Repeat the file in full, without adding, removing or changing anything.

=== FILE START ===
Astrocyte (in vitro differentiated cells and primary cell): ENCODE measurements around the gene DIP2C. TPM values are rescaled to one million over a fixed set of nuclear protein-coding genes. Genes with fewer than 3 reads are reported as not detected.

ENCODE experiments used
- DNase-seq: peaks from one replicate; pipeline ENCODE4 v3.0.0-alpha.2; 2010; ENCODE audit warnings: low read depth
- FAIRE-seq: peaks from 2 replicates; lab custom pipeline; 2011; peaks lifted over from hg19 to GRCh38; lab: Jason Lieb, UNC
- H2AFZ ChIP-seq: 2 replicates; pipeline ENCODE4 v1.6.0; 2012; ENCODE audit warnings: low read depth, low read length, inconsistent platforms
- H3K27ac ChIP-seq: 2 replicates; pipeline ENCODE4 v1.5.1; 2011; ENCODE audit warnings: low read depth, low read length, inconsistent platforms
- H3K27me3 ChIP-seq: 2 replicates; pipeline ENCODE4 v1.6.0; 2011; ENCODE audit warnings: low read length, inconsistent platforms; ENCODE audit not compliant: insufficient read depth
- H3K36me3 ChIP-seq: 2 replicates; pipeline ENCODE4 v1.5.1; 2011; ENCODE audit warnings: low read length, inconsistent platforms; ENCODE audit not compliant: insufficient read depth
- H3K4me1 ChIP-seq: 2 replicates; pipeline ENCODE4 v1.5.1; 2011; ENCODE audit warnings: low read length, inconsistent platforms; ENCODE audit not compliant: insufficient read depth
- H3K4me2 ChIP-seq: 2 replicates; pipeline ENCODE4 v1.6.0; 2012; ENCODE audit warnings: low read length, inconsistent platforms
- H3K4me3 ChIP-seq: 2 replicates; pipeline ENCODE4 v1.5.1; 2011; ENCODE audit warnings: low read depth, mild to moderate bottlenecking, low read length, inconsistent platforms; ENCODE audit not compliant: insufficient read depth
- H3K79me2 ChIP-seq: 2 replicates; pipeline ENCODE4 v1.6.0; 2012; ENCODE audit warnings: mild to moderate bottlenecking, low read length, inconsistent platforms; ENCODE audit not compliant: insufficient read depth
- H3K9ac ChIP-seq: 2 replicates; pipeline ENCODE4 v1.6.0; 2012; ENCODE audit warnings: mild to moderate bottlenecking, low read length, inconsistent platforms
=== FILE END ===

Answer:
Astrocyte (in vitro differentiated cells and primary cell): ENCODE measurements around the gene DIP2C. TPM values are rescaled to one million over a fixed set of nuclear protein-coding genes. Genes with fewer than 3 reads are reported as not detected.

ENCODE experiments used
- DNase-seq: peaks from one replicate; pipeline ENCODE4 v3.0.0-alpha.2; 2010; ENCODE audit warnings: low read depth
- FAIRE-seq: peaks from 2 replicates; lab custom pipeline; 2011; peaks lifted over from hg19 to GRCh38; lab: Jason Lieb, UNC
- H2AFZ ChIP-seq: 2 replicates; pipeline ENCODE4 v1.6.0; 2012; ENCODE audit warnings: low read depth, low read length, inconsistent platforms
- H3K27ac ChIP-seq: 2 replicates; pipeline ENCODE4 v1.5.1; 2011; ENCODE audit warnings: low read depth, low read length, inconsistent platforms
- H3K27me3 ChIP-seq: 2 replicates; pipeline ENCODE4 v1.6.0; 2011; ENCODE audit warnings: low read length, inconsistent platforms; ENCODE audit not compliant: insufficient read depth
- H3K36me3 ChIP-seq: 2 replicates; pipeline ENCODE4 v1.5.1; 2011; ENCODE audit warnings: low read length, inconsistent platforms; ENCODE audit not compliant: insufficient read depth
- H3K4me1 ChIP-seq: 2 replicates; pipeline ENCODE4 v1.5.1; 2011; ENCODE audit warnings: low read length, inconsistent platforms; ENCODE audit not compliant: insufficient read depth
- H3K4me2 ChIP-seq: 2 replicates; pipeline ENCODE4 v1.6.0; 2012; ENCODE audit warnings: low read length, inconsistent platforms
- H3K4me3 ChIP-seq: 2 replicates; pipeline ENCODE4 v1.5.1; 2011; ENCODE audit warnings: low read depth, mild to moderate bottlenecking, low read length, inconsistent platforms; ENCODE audit not compliant: insufficient read depth
- H3K79me2 ChIP-seq: 2 replicates; pipeline ENCODE4 v1.6.0; 2012; ENCODE audit warnings: mild to moderate bottlenecking, low read length, inconsistent platforms; ENCODE audit not compliant: insufficient read depth
- H3K9ac ChIP-seq: 2 replicates; pipeline ENCODE4 v1.6.0; 2012; ENCODE audit warnings: mild to moderate bottlenecking, low read length, inconsistent platforms